Have you ever cued your dog to do a behavior and they didn’t do it? Sure, that’s happened to all of us. It’s important to look a bit deeper into what’s going on before assigning a label to your dog, like “stubborn” or “disobedient.” Let’s look at some common reasons a dog may not respond to a cue:
1.They don’t really know it:
It may be that they have not practiced the behavior in enough scenarios to have reached proficiency. It’s important to be aware of the “3 D’s” of dog training: distance, duration, and distraction. If you teach your dog to sit in the kitchen for two seconds when all else is quiet in the house and you are very close to them, that doesn’t mean they know how to sit for thirty seconds outside the distracting dog park when you are five feet away. Of course, dogs are amazing, so they can learn to generalize their skills to more and more scenarios. But they can’t automatically generalize a cue to scenarios that have not been trained for!
Whether a dog knows the cue or not, they may avoid performing the behavior if it is in any way aversive. What is aversive to one individual may not be to another, just like what is reinforcing may be different creature to creature too. If you’ve raised your voice to teach a cue or used physical manipulation, your dog may hate doing the behavior. They can also avoid doing a behavior if it’s been cued many times and they’ve been confused. If they didn’t receive reinforcement, this could bum them out. When we create this situation, it’s known as “shutting down our dogs.” Being shut down can look a lot like “being stubborn.” Remember, avoiding a situation that doesn’t feel safe is a survival mechanism.
3.They aren’t motivated to do it:
Dogs do what works. If doing something other than what you’ve cued will better get their needs met, they may opt for that instead. Or, if they know the payout is going to be marginal or non-existent, it isn’t a behavior that works for them. So why would they do it? It’s important to remember that our dogs have preferences that may override or clash with our desires – that’s part of living with an adult creature of another species.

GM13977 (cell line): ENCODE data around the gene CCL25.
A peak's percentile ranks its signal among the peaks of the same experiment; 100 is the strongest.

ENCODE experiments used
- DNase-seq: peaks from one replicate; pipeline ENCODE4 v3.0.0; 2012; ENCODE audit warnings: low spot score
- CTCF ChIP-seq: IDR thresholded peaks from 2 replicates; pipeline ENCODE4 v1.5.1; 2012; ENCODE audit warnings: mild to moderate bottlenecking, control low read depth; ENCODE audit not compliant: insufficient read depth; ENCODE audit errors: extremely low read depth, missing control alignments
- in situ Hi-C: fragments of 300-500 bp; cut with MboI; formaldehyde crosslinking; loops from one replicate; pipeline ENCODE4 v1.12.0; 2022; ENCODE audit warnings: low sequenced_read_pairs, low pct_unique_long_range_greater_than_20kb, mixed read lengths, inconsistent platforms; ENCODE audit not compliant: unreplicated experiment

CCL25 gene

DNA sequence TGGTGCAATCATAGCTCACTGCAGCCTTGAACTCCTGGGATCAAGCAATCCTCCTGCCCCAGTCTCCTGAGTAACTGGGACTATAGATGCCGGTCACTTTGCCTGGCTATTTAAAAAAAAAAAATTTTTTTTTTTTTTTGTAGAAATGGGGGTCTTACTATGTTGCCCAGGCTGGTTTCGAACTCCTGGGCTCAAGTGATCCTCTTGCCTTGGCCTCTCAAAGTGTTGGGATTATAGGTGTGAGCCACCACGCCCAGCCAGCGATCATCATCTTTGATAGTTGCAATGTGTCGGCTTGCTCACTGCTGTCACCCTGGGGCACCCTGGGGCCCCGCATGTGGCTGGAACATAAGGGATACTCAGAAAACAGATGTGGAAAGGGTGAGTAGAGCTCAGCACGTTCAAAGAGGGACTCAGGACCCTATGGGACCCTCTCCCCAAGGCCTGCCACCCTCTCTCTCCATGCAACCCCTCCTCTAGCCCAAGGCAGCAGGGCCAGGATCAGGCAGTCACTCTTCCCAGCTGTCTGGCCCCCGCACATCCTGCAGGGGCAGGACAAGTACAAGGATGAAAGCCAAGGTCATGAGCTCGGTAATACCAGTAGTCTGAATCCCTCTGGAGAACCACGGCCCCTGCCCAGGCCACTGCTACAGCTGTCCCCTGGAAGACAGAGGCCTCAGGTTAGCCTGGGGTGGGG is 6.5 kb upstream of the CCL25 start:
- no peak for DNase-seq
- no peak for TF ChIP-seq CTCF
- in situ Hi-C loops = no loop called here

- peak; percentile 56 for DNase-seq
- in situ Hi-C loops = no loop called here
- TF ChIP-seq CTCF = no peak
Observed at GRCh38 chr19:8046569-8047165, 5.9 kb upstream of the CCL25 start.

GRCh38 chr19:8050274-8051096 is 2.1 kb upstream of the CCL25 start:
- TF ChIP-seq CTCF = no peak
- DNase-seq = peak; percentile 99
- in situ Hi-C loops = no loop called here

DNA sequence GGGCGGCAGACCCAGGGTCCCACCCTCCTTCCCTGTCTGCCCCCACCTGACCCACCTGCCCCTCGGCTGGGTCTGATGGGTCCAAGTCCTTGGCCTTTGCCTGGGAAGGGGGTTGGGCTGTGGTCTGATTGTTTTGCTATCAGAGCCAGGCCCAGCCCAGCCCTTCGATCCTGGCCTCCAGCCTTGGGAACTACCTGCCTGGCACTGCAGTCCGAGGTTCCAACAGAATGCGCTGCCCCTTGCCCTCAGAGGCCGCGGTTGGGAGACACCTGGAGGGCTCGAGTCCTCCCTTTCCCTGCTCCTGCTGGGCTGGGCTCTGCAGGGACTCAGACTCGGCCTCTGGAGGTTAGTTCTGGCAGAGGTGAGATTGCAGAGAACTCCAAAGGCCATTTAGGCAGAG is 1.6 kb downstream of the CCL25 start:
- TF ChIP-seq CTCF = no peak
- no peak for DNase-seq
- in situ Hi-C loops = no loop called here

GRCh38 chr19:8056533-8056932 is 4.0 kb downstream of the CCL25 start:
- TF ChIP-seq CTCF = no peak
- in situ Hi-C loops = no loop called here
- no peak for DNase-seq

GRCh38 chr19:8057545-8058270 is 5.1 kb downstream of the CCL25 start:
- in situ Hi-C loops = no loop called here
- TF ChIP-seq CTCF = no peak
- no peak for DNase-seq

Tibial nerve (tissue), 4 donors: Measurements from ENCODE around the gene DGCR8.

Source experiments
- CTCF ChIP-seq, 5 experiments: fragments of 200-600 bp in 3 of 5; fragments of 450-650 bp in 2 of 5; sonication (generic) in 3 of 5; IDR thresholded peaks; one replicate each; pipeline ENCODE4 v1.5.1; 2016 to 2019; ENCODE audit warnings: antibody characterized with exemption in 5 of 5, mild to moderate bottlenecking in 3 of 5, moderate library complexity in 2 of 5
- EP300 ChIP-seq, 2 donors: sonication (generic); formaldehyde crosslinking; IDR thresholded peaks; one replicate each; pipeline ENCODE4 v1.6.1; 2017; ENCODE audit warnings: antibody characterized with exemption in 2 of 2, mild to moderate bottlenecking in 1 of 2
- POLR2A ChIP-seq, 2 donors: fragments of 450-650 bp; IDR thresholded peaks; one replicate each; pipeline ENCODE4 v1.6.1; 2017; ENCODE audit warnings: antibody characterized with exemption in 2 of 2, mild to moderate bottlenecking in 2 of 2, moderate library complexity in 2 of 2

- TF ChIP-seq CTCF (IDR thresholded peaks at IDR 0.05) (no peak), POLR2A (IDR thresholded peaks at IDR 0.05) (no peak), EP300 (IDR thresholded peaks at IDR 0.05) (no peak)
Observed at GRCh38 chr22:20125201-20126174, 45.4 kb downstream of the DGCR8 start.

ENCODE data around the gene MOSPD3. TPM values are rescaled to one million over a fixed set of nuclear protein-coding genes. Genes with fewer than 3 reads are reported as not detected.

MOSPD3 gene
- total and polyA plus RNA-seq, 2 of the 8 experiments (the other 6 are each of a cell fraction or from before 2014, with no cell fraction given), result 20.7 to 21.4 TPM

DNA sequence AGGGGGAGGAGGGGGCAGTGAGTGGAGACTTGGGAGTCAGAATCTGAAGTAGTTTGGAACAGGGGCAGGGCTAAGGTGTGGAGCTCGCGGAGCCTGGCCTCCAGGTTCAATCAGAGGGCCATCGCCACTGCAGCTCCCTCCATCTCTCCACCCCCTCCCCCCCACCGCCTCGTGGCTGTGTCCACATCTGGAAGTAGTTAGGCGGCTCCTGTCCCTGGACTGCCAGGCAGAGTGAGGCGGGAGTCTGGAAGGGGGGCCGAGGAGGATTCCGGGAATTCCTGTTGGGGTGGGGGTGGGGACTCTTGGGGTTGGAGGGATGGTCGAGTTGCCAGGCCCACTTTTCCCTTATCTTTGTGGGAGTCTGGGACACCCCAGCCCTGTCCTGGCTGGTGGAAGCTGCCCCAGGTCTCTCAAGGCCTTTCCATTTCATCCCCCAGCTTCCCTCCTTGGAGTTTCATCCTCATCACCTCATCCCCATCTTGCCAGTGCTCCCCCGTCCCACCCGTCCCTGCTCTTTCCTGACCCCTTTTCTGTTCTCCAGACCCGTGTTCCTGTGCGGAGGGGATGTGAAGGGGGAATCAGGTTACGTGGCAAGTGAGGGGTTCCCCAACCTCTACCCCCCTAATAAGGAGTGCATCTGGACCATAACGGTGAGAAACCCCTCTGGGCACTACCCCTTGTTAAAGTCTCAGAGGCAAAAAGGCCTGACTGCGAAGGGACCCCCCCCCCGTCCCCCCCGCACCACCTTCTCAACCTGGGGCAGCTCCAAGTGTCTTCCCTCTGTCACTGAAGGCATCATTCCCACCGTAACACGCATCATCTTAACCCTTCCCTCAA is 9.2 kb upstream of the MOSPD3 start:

4. Pain or physical discomfort:
A dog should refuse to do a behavior if it is physically uncomfortable. If your dog is arthritic, they may not want to lie down on cue. If your dog has GI issues, they may not want to respond quickly for treats. It would be unkind to press the issue.
Avoiding the label “stubborn” helps you look deeper at what is truly going on for your dog instead of chalking their behavior up to a perceived character flaw. So, let’s see what we can do about it:
If your dog isn’t responding to a cue you thought they “knew,” try reteaching it. Go back to basics as if you had never taught it before. This could involve dropping out the cue and just getting and reinforcing the behavior. Then, make sure to help them generalize it. This includes working with them in different locations, at different times of day, and varying your body position, treat bag position, and any other cues that are present. You can do things like cueing the behavior from one step away, then two. Reward heavily so this feels reinforcing for your dog.
Do you really need it?
Ask yourself if you really need your dog to do the cue – right when you cue it, or ever. If the behavior causes your dog pain or physical discomfort, you do not need it. If it’s something they don’t like to do, what are you gaining from asking them to do it? Make sure there’s a purpose for said cue besides our aversion to our dogs not doing what we ask.
Find an alternative:
Find something your dog likes better! If they think sit sucks, how about down? Can you use a trick instead of an obedience behavior to get the result you’re looking for? Sometimes dog training requires troubleshooting. This is your chance to be creative!
Take a break:
Instead of beating your head against a wall and bumming out your dog, go do something you and your dog both like. Worry about the cue later. Having a dog is supposed to be fun. Go have fun!